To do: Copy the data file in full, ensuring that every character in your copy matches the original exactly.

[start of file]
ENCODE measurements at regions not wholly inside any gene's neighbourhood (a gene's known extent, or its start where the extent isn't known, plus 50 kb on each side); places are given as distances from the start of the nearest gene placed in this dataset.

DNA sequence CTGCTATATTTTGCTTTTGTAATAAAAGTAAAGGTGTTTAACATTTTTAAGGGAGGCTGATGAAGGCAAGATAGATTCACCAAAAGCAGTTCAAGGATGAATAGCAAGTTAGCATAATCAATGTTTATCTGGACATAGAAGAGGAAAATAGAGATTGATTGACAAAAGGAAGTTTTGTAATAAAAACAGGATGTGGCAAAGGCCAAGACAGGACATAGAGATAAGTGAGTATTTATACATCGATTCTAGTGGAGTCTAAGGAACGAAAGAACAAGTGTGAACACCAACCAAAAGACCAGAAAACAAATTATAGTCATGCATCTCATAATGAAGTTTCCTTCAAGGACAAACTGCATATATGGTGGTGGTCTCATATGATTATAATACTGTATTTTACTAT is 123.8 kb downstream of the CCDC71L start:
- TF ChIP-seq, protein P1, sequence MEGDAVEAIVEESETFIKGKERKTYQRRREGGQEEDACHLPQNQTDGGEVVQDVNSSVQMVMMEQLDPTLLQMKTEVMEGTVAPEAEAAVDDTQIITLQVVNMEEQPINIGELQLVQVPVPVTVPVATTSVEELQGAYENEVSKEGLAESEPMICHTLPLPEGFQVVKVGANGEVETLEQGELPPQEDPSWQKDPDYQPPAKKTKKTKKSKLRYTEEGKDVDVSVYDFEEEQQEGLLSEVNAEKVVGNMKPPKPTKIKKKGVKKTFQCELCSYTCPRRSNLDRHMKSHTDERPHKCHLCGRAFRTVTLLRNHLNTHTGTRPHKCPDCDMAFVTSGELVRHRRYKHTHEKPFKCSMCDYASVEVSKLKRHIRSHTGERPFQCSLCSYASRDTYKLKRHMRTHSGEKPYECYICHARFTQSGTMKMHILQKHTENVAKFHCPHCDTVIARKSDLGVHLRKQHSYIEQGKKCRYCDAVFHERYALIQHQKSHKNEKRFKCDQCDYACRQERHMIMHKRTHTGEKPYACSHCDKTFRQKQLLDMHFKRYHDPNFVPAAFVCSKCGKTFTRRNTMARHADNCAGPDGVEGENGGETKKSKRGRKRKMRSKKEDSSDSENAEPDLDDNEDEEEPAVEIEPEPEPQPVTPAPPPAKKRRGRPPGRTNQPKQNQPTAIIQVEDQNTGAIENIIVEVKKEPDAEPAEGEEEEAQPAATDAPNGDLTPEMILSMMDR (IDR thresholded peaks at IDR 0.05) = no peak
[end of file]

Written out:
ENCODE measurements at regions not wholly inside any gene's neighbourhood (a gene's known extent, or its start where the extent isn't known, plus 50 kb on each side); places are given as distances from the start of the nearest gene placed in this dataset.

DNA sequence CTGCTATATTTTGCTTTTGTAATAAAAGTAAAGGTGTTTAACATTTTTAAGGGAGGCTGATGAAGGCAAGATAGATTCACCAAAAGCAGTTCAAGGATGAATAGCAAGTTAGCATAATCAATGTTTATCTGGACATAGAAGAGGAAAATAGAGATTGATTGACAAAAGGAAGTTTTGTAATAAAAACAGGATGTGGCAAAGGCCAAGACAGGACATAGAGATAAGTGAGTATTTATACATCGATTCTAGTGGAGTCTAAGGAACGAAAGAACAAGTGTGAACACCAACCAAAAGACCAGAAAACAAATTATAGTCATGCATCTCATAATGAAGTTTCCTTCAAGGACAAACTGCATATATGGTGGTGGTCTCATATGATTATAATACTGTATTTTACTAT is 123.8 kb downstream of the CCDC71L start:
- TF ChIP-seq, protein P1, sequence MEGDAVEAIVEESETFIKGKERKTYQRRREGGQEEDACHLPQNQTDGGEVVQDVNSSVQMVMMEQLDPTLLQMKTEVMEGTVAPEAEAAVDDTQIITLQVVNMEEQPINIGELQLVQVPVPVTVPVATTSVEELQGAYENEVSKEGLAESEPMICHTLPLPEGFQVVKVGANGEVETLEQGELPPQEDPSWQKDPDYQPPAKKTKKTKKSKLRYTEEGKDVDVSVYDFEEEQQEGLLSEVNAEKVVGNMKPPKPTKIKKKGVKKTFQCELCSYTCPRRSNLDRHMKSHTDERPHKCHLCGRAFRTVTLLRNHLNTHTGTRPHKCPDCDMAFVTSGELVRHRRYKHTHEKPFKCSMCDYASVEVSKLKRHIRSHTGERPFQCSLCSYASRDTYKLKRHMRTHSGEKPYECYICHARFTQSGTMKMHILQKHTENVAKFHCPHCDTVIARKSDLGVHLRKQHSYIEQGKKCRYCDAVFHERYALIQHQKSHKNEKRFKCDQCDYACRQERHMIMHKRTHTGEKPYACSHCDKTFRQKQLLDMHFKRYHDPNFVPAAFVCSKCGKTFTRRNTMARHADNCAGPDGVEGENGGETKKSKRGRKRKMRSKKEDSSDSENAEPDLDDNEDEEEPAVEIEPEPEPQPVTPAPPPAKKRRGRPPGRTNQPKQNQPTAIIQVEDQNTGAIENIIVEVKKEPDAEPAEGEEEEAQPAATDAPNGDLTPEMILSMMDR (IDR thresholded peaks at IDR 0.05) = no peak